Thoughts and Utterances: The Pragmatics of Explicit Communication
1. Pragmatics and Linguistic Underdeterminacy:.
Saying and Meaning.
The Underdeterminacy Thesis.
Eternal Sentences and Effability.
Metarepresentation, Relevance and Pragmatic Inference.
Underdeterminacy, Truth Conditions and the Semantics/Pragmatics Distinction.
Radical Underdeterminacy and the Background.
Underdeterminacy of Thought?.
2. The Explicit/Implicit Distinction:.
Sperber and Wilson: Relevance-theoretic Distinctions.
Travis and Recanati: Enriched ‘What is Said'.
Bach: What is Said/Impliciture/Implicature.
Pragmatic Meaning: Enrichment or Implicature?.
Postscript: Hidden Indexicals or ‘Free Enrichment?.
Conclusion: From Generative Semantics to Pro-active Pragmatics.
3. The Pragmatics of 'And'-Conjunction:.
Preserving the Truth-functionality of 'And'.
A Relevance-based Pragmatics of Conjunction.
The Semantic Alternatives.
Cognitive Fundamentals: Causality and Explanation.
Relevance Relations and Units of Processing.
Processing Effort and Iconicity.
Conclusion: From Generalized Conversational Implicature.
4. The Pragmatics of Negation:.
Some Data and Some Distinctions.
Semantic Ambiguity Analyses.
Strong Pragmatic Analyses.
‘Presupposition'-cancelling Negation and Metalinguistic Negation.
The Pragmatics of ‘Presupposition'-Denial.
Conclusion: From Multiple Semantic Ambiguity to Univocal Semantics and Pragmatic Enrichment.
5. The Pragmatics of On-line Concept Construction:.
Encoded Concepts and Communicated Concepts.
A Symmetrical Account of Narrowing and Broadening.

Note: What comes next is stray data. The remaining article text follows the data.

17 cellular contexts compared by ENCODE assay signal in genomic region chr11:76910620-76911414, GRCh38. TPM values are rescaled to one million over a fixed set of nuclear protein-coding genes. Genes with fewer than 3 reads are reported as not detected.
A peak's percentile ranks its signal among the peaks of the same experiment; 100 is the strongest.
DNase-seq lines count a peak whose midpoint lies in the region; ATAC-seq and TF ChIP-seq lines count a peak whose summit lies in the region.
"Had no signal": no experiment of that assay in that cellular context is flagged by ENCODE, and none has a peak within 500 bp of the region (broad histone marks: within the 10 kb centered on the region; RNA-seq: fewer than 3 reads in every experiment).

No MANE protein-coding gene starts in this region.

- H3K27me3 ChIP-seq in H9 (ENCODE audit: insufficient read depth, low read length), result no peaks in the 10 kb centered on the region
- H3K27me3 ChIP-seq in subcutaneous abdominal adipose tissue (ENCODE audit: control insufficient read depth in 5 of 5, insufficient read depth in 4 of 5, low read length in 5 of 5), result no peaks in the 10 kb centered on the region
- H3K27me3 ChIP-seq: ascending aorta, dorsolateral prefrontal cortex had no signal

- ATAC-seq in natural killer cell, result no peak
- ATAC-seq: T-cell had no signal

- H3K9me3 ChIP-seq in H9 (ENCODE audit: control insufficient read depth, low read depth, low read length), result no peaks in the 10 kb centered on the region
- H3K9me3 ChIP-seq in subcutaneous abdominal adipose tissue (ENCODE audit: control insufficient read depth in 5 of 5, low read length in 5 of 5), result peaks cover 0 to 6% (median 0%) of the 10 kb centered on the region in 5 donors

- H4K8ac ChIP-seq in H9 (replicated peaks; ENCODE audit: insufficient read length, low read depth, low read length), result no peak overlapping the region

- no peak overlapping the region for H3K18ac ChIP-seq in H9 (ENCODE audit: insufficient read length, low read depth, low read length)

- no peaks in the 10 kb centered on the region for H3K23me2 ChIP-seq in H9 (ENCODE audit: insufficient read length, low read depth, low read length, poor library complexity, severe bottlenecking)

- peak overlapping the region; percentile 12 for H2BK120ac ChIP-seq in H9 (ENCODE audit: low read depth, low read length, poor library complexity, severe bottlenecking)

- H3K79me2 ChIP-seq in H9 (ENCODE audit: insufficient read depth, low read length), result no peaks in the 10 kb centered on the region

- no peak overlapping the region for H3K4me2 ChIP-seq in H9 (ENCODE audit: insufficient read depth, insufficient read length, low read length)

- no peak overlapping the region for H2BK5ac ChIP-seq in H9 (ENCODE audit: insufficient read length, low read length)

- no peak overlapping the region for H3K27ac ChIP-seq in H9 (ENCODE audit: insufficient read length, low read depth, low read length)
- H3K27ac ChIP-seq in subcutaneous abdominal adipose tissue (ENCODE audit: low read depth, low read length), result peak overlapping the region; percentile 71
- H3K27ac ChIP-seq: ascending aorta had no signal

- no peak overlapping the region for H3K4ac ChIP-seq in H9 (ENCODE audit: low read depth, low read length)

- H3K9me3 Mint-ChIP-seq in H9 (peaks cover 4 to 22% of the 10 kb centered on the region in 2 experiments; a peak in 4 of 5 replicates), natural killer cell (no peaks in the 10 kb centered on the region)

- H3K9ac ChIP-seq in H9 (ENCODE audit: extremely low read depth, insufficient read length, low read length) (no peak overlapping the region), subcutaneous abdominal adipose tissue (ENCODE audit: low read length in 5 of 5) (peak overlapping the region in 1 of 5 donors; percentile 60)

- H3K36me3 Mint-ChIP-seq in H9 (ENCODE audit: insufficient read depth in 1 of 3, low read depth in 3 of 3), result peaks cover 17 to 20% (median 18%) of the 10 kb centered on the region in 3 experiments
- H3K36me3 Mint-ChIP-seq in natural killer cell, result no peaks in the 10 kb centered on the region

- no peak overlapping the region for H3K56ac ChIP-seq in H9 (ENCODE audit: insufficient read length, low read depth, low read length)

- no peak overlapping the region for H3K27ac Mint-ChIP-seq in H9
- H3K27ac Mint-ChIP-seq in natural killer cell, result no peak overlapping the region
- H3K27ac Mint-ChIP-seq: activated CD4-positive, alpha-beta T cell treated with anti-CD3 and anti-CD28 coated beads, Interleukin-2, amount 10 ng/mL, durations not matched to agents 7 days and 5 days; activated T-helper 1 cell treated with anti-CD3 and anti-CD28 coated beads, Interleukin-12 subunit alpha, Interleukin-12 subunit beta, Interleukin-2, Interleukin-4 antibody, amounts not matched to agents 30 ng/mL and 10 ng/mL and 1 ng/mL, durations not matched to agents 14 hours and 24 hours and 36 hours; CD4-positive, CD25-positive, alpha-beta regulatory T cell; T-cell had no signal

Metaphor: Loose Use and Ad Hoc Concepts.
Word Meaning and Concepts.
Conclusion: The Long Road from Linguistically Encoded Meaning to the Thought(s) Explicitly Communicated.
Appendix 1: Relevance Theory Glossary.
Appendix 2: Gricean Conversational Principles.
"Challenges current philosophical approaches to pragmatics and makes a substantial contribution to cognitive pragmatic theories such as relevance theory." Moderna Sprak
"The book brings together a wealth of empirical observations and new analyses and is impressive in breadth and depth. It is also one of the most detailed and powerful expositions of relevance theory and enriches the framework in considerable ways." Lingua"This long-awaited treatise is the best case ever made for relevance theory, and a most stimulating piece of work on the semantics/pragmatics interface. I enjoyed it enormously." François Recanati, Institut Jean-Nicod
"You don’t have to be a relevance theorist to appreciate Carston’s challenge to influential Gricean views on the interaction of pragmatics with semantics. This book, with its breadth of coverage and depth of analysis, raises a good many questions and offers many good answers." Kent Bach, San Francisco State University
"Robyn Carston’s combination of meticulous scholarship with deep insight has led her to cast new light on the vexed distinction between semantics and pragmatics, to provide new analyses of a range of problems in linguistics and the philosophy of language, and to illuminate the relation between language and thought more generally. This elegantly written and original work is the best book on pragmatics for a generation." Neil Smith, University College London
"The author directly tackles the by now central issue of the interface between semantics and pragmatics... and addresses such important theoretical problems, within all of pragmatics, as the distinction betwen explicit and implicit communication." Pragmatics
"As is usual with excellent books, Carston's book leads us to think further deeply and raises a good many questions... this book takes a resolutely cognitive viewpoint, sheds a new light on the semantics/pragmatics interaction and succeeds in elucidating the roles of language and inferences in communication. i strongly recommend this book not only to pragmatists, of course, but also to everyone who is interested in human communication." Akiko Yoshimura, Nara Women's University, Studies in English Literature
- Features the first sustained investigation of both the semantics/pragmatics distinction and the distinction between what is explicitly and implicitly communicated in speech.